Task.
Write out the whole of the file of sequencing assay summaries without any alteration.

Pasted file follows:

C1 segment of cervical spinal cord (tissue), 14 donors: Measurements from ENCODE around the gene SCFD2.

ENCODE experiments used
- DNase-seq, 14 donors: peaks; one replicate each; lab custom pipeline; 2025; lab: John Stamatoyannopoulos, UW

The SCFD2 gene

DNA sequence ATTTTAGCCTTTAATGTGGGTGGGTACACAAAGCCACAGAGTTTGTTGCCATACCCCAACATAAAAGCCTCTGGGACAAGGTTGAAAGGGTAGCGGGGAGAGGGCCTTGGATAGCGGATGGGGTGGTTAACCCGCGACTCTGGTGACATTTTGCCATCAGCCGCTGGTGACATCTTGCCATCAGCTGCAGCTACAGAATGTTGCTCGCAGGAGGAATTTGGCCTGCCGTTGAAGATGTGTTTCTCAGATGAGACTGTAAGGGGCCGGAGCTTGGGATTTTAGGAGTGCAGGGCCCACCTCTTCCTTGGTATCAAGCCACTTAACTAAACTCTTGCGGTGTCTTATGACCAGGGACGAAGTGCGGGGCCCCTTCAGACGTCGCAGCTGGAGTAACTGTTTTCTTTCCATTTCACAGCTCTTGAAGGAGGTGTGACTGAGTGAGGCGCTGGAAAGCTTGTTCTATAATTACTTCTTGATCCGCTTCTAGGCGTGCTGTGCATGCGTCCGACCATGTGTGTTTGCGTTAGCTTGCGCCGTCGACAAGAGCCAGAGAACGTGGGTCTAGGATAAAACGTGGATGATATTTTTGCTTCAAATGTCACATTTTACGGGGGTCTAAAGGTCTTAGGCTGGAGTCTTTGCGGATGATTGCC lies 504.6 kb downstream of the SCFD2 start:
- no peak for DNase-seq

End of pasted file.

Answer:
C1 segment of cervical spinal cord (tissue), 14 donors: Measurements from ENCODE around the gene SCFD2.

ENCODE experiments used
- DNase-seq, 14 donors: peaks; one replicate each; lab custom pipeline; 2025; lab: John Stamatoyannopoulos, UW

The SCFD2 gene

DNA sequence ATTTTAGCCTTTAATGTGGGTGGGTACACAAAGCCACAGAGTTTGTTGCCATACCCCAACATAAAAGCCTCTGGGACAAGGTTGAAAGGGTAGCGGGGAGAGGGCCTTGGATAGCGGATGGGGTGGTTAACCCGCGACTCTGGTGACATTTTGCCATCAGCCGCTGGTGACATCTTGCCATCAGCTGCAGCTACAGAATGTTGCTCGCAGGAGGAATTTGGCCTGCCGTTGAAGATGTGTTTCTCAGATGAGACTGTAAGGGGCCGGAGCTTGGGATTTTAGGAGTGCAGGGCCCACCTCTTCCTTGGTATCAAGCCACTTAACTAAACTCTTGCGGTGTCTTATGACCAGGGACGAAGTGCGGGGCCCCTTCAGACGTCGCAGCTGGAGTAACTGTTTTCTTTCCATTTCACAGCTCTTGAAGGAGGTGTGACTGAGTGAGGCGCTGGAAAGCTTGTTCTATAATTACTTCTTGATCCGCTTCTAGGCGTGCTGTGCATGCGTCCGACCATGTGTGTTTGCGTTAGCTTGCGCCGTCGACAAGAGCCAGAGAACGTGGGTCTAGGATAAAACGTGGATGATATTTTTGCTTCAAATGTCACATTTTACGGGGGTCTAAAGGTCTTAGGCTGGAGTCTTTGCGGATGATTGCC lies 504.6 kb downstream of the SCFD2 start:
- no peak for DNase-seq